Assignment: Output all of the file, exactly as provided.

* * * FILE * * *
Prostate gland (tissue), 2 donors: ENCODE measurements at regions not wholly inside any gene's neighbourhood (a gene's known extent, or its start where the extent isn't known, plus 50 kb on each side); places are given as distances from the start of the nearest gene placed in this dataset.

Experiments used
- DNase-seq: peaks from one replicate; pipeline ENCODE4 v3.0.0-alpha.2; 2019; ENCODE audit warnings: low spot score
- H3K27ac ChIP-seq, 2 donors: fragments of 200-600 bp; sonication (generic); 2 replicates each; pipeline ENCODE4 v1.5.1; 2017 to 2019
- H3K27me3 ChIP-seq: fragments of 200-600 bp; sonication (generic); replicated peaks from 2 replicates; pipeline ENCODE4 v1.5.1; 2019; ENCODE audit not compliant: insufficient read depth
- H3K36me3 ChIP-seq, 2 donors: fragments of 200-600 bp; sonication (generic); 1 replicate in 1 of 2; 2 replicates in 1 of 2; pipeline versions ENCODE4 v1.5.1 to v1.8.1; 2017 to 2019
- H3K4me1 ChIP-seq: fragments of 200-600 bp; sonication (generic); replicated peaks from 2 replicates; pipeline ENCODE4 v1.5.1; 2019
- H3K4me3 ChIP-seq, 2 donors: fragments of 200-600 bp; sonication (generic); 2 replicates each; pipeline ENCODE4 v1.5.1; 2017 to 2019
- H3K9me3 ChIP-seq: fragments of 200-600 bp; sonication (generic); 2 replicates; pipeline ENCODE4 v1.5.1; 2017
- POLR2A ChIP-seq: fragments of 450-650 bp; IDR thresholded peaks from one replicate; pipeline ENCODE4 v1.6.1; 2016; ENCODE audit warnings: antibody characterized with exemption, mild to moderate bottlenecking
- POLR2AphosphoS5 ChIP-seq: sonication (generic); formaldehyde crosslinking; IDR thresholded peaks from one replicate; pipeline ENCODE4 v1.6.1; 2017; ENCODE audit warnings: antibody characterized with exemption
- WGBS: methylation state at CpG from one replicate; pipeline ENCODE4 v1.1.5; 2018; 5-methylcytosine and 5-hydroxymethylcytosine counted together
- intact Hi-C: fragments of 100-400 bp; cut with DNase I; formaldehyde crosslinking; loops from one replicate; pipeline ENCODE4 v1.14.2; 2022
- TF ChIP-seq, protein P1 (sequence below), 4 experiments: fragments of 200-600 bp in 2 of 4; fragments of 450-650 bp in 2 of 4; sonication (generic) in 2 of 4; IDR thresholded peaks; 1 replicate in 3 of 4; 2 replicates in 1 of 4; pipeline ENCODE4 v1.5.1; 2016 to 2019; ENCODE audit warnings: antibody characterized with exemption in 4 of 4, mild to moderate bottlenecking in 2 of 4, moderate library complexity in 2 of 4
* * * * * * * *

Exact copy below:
Prostate gland (tissue), 2 donors: ENCODE measurements at regions not wholly inside any gene's neighbourhood (a gene's known extent, or its start where the extent isn't known, plus 50 kb on each side); places are given as distances from the start of the nearest gene placed in this dataset.

Experiments used
- DNase-seq: peaks from one replicate; pipeline ENCODE4 v3.0.0-alpha.2; 2019; ENCODE audit warnings: low spot score
- H3K27ac ChIP-seq, 2 donors: fragments of 200-600 bp; sonication (generic); 2 replicates each; pipeline ENCODE4 v1.5.1; 2017 to 2019
- H3K27me3 ChIP-seq: fragments of 200-600 bp; sonication (generic); replicated peaks from 2 replicates; pipeline ENCODE4 v1.5.1; 2019; ENCODE audit not compliant: insufficient read depth
- H3K36me3 ChIP-seq, 2 donors: fragments of 200-600 bp; sonication (generic); 1 replicate in 1 of 2; 2 replicates in 1 of 2; pipeline versions ENCODE4 v1.5.1 to v1.8.1; 2017 to 2019
- H3K4me1 ChIP-seq: fragments of 200-600 bp; sonication (generic); replicated peaks from 2 replicates; pipeline ENCODE4 v1.5.1; 2019
- H3K4me3 ChIP-seq, 2 donors: fragments of 200-600 bp; sonication (generic); 2 replicates each; pipeline ENCODE4 v1.5.1; 2017 to 2019
- H3K9me3 ChIP-seq: fragments of 200-600 bp; sonication (generic); 2 replicates; pipeline ENCODE4 v1.5.1; 2017
- POLR2A ChIP-seq: fragments of 450-650 bp; IDR thresholded peaks from one replicate; pipeline ENCODE4 v1.6.1; 2016; ENCODE audit warnings: antibody characterized with exemption, mild to moderate bottlenecking
- POLR2AphosphoS5 ChIP-seq: sonication (generic); formaldehyde crosslinking; IDR thresholded peaks from one replicate; pipeline ENCODE4 v1.6.1; 2017; ENCODE audit warnings: antibody characterized with exemption
- WGBS: methylation state at CpG from one replicate; pipeline ENCODE4 v1.1.5; 2018; 5-methylcytosine and 5-hydroxymethylcytosine counted together
- intact Hi-C: fragments of 100-400 bp; cut with DNase I; formaldehyde crosslinking; loops from one replicate; pipeline ENCODE4 v1.14.2; 2022
- TF ChIP-seq, protein P1 (sequence below), 4 experiments: fragments of 200-600 bp in 2 of 4; fragments of 450-650 bp in 2 of 4; sonication (generic) in 2 of 4; IDR thresholded peaks; 1 replicate in 3 of 4; 2 replicates in 1 of 4; pipeline ENCODE4 v1.5.1; 2016 to 2019; ENCODE audit warnings: antibody characterized with exemption in 4 of 4, mild to moderate bottlenecking in 2 of 4, moderate library complexity in 2 of 4